International Organisation for Knowledge Economy and Enterprise Development
IKED - International Organisation for Knowledge Economy and Enterprise Development

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Handbook on Women-owned SMEs
..:: Handbook on Women-owned SMEs: Challenges and Opportunities in Policies and Programmes

This handbook (published 2007) addresses challenges in starting and growing Women-Owned SMEs (WOEs), as well as how to best support them in an increasingly globalised world where skills development is ever more important. It presents both descriptive data on WOEs and analysis on specific issues of interest to those promoting WOEs, including practical examples of programmes and policy instruments for fostering WOEs worldwide. The book presents a global outlook, reflecting on the situation of WOEs worldwide and contains examples from different parts of the world. Though developing economies, and to some extent transition economies, receive special consideration, the content is relevant for developed countries as well.

Declining costs of information and communication technology, globalization and changing conditions for innovation and entrepreneurship create new opportunities and challenges for countries and business around the world. In this rapidly-evolving landscape, the role of large and small firms is changing. Large firms are downsizing, outsourcing and offshoring while raising productivity around a narrowing core business. Small and medium-sized enterprises (SMEs), on the other hand, account for a growing share of the workforce in most countries and are becoming more important for economic growth, exports, local development and innovation. Also, SMEs are not only businesses but are clearly led and strongly influenced by the people behind them – the entrepreneurs.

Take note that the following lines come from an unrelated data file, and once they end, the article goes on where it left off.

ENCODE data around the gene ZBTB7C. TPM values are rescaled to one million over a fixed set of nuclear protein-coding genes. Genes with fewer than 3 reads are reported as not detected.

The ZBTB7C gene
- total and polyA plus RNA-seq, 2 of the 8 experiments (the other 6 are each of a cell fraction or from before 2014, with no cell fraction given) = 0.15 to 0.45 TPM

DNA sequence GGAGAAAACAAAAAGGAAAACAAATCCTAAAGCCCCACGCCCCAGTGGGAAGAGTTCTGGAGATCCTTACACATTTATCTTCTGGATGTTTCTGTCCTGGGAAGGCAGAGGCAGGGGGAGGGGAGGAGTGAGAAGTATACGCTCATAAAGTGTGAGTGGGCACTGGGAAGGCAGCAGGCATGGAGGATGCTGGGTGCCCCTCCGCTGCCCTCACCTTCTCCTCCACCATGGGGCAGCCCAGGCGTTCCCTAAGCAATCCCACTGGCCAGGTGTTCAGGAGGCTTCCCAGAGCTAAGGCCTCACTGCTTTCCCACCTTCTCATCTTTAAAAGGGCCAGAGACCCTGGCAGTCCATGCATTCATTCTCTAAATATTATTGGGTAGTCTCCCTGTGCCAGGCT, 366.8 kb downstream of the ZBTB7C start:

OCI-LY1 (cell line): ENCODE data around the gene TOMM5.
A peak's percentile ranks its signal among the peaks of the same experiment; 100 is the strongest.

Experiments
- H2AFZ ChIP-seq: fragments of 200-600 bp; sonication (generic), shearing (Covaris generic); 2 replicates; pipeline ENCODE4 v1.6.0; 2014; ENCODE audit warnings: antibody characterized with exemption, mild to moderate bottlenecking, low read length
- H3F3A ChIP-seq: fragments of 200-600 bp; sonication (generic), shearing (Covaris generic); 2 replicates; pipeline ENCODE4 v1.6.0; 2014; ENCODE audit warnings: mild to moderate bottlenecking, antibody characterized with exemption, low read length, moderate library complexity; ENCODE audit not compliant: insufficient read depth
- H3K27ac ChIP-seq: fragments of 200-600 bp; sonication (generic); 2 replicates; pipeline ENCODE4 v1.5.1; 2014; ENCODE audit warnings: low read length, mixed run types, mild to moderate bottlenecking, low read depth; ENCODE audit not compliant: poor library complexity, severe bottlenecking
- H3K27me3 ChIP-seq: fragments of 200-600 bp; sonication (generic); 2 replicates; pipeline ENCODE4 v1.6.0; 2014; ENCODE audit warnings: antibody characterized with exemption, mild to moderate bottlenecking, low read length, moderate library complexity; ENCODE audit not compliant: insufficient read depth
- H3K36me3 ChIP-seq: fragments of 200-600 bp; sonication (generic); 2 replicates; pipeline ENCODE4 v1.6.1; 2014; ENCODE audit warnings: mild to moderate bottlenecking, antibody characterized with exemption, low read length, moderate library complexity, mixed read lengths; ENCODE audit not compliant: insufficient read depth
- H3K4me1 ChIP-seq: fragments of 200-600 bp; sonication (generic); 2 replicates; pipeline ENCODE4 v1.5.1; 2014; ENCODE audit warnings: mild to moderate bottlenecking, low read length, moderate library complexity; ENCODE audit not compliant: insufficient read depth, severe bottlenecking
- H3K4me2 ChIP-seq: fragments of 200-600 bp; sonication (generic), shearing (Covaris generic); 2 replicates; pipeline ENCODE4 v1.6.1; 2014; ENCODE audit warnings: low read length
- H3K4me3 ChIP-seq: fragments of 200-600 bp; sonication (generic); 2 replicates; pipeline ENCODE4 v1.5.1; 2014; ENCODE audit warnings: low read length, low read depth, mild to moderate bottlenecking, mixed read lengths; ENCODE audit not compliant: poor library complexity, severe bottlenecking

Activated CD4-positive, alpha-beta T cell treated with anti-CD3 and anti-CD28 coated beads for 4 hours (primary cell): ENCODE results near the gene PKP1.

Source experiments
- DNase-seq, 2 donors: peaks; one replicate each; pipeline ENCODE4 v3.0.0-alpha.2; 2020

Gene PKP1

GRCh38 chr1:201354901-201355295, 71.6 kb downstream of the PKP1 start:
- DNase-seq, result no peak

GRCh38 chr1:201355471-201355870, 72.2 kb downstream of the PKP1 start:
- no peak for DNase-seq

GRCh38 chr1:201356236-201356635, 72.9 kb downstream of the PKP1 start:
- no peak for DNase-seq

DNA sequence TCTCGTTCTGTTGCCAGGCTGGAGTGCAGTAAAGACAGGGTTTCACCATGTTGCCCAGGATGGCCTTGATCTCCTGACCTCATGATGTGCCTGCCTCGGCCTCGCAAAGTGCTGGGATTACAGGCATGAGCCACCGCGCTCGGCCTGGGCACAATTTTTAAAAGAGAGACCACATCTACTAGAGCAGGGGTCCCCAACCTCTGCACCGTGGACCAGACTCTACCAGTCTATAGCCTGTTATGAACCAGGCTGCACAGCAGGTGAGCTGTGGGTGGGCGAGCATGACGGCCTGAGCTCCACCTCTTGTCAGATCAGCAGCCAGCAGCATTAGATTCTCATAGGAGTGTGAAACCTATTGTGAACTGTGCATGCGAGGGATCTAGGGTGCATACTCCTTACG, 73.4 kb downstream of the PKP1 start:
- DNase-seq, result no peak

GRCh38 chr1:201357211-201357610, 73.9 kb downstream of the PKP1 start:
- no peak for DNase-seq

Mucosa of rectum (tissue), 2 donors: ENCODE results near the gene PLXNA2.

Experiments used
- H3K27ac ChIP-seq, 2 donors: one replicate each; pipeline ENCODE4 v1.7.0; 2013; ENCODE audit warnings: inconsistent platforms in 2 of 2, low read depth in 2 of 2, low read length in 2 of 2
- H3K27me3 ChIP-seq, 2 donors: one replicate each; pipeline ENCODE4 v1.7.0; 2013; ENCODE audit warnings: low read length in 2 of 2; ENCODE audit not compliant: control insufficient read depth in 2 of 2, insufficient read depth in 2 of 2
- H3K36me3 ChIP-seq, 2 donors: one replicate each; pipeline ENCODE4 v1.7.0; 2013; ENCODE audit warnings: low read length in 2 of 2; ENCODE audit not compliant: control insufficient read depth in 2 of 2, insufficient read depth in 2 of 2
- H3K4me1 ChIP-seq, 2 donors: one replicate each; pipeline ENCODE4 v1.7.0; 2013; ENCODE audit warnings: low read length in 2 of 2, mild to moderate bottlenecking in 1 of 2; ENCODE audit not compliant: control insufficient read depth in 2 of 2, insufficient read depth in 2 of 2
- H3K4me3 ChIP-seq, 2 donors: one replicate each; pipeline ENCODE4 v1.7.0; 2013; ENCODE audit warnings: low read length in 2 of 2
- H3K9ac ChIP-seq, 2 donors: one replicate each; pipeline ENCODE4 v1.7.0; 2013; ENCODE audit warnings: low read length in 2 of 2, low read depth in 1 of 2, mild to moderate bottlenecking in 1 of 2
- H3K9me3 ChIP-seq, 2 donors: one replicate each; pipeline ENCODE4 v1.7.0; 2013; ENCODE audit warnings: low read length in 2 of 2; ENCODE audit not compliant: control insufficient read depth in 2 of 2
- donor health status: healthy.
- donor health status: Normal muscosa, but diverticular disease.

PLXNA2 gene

There are different kinds of entrepreneurs. They may be divided in terms, say, of education, motivation, age, and gender and business characteristics. One of the fastest growing categories is women owned enterprises (WOEs). The potential of women is greatly underdeveloped in many societies. Yet, women commonly play a very important role in the local economy. By forming WOEs, women are often able to overcome traditional boundaries. WOEs now account for a growing share of all new enterprises in many economies. New technologies and associated societal and organizational changes represent great opportunities. However, barriers still remain.

The issues confronting women-owned enterprises are not unrelated to those confronting men or entrepreneurs in general. Yet, the emphasis – and the effective solutions – are often different. For instance, female entrepreneurs tend to have less collateral and represent (or be viewed as associated with) activities in the “informal economy”. They pursue (or are viewed as pursuing) low-key businesses with little growth potential. There are limitations in information or reliable statistical data on WOEs and cultural and economic barriers throughout the registration and start-up process, as well as during later business development.

The fact is however that women tend to take more of a long-term approach than men. They tend to be interested in borrowing less and there is generally less risk of bankruptcy. Special issues exist with regard to opportunities for networking and partnering with other firms. There are also specific managerial and skills issues. All these aspects may be viewed as problems, but seen differently they represent opportunities. Women make up half the population but still represent much less in terms of formal entrepreneurship. Yet, their importance to the development of the economy is critical in many areas and developing the tools and solutions that are tailored to their specific challenges can lead to enormous economic and social gains.

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